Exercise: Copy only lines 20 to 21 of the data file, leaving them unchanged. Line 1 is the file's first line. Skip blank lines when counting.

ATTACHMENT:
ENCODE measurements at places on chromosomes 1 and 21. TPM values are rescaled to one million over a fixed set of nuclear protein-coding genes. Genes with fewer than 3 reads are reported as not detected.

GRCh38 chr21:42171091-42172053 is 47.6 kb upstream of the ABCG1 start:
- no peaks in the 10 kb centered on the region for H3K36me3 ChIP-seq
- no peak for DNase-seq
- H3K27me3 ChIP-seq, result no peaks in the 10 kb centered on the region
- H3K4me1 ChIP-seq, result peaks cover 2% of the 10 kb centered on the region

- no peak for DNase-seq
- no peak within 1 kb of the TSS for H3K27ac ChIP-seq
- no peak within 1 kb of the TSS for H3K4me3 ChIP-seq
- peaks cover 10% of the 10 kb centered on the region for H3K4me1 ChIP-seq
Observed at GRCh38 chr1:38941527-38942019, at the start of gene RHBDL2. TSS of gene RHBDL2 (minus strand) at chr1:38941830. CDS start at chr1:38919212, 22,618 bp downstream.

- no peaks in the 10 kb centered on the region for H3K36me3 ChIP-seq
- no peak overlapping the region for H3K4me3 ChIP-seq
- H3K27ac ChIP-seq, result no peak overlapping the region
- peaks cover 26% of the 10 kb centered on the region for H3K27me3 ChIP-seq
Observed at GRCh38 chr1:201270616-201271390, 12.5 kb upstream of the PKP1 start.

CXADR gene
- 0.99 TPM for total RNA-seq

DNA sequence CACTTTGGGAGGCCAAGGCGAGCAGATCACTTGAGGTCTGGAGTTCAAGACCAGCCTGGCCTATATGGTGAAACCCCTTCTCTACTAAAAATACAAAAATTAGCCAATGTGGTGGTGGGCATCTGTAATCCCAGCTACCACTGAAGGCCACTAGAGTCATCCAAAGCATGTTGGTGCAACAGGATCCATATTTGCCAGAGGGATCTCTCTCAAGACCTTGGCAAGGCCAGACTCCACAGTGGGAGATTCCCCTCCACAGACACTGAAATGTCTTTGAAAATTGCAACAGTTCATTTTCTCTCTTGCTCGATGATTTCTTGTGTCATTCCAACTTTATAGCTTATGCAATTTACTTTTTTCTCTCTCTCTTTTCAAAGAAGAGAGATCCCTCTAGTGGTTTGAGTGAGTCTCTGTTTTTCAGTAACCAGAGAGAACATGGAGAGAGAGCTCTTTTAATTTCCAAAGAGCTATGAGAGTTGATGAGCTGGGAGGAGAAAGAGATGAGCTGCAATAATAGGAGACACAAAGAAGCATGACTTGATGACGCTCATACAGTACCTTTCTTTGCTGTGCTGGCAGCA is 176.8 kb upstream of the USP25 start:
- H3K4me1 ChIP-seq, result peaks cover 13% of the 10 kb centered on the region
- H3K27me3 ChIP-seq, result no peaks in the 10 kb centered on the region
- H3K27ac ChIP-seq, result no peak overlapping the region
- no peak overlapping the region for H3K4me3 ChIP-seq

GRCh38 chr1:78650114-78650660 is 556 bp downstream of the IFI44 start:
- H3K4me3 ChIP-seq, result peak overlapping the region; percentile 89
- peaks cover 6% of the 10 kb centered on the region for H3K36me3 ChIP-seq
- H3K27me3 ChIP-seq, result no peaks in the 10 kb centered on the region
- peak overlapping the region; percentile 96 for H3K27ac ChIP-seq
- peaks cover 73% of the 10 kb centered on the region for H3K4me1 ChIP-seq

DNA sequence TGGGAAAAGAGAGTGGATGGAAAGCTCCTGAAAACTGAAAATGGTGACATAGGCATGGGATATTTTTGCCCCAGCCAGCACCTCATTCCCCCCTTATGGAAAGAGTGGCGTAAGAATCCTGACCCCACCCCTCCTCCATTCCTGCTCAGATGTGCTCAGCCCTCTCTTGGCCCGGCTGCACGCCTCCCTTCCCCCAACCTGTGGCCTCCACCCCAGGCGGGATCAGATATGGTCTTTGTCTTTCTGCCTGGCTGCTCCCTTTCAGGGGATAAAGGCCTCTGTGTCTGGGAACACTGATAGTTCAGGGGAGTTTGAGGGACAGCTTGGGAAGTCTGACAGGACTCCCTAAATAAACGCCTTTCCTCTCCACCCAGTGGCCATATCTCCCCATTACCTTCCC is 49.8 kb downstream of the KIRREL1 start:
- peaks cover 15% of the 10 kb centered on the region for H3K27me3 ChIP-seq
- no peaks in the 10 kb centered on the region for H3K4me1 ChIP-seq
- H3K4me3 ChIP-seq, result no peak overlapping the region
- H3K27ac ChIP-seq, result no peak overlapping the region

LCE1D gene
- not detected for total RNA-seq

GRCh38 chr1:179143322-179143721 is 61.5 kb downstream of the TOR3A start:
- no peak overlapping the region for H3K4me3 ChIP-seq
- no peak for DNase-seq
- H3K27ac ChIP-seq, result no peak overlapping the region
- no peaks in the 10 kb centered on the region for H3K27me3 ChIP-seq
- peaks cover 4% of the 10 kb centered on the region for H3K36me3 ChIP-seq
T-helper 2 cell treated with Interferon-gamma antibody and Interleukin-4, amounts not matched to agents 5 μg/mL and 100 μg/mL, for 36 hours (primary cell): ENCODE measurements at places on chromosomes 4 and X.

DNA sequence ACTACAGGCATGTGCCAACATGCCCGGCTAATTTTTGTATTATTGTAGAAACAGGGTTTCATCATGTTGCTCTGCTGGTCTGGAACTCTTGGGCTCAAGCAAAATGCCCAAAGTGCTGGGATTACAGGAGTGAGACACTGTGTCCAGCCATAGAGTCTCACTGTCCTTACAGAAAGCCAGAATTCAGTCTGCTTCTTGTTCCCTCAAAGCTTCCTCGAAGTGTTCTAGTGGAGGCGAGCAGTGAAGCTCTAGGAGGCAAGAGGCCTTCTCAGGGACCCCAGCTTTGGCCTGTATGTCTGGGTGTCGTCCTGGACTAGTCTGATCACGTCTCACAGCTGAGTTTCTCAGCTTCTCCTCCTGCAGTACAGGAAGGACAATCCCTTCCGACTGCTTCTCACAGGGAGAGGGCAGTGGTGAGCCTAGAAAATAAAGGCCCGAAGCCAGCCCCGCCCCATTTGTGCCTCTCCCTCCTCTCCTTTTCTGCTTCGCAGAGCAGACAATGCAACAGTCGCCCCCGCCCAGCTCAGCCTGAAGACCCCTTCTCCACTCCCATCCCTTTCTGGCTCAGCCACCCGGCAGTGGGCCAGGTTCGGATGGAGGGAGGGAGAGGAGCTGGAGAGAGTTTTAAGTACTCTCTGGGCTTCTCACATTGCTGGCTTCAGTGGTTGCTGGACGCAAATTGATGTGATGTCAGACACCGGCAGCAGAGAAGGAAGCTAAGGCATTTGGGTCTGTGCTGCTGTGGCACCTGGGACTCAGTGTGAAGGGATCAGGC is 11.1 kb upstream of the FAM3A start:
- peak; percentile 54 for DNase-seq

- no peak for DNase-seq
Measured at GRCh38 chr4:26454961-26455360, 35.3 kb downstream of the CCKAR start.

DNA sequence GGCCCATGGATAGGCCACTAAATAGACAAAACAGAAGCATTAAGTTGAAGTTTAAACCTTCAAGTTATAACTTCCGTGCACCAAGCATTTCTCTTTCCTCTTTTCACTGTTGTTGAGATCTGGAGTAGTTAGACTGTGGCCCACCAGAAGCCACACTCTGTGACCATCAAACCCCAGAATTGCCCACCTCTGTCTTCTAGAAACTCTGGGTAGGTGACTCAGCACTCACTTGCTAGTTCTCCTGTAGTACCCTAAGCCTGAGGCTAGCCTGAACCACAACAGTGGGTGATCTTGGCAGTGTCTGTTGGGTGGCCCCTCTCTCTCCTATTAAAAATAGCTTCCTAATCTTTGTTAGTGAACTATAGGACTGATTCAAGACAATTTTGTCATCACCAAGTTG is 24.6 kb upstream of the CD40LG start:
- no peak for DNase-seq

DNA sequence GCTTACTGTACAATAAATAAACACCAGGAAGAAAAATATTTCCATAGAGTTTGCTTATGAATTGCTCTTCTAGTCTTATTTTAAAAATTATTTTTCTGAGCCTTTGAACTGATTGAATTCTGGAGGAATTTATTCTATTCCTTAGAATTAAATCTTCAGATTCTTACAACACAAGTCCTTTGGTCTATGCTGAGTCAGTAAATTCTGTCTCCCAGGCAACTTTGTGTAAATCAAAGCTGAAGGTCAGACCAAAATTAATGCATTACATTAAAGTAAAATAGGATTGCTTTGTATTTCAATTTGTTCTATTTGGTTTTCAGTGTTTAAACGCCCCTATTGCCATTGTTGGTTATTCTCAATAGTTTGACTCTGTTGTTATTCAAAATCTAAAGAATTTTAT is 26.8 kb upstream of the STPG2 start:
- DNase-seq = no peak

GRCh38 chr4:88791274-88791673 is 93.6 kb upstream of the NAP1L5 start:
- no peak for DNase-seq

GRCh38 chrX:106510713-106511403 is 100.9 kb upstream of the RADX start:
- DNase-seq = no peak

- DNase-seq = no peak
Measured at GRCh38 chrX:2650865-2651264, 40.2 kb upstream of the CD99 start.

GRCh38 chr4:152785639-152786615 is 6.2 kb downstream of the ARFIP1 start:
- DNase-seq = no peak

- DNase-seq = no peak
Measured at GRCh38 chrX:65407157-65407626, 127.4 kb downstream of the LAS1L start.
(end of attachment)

- H3K4me1 ChIP-seq, result peaks cover 13% of the 10 kb centered on the region
- H3K27me3 ChIP-seq, result no peaks in the 10 kb centered on the region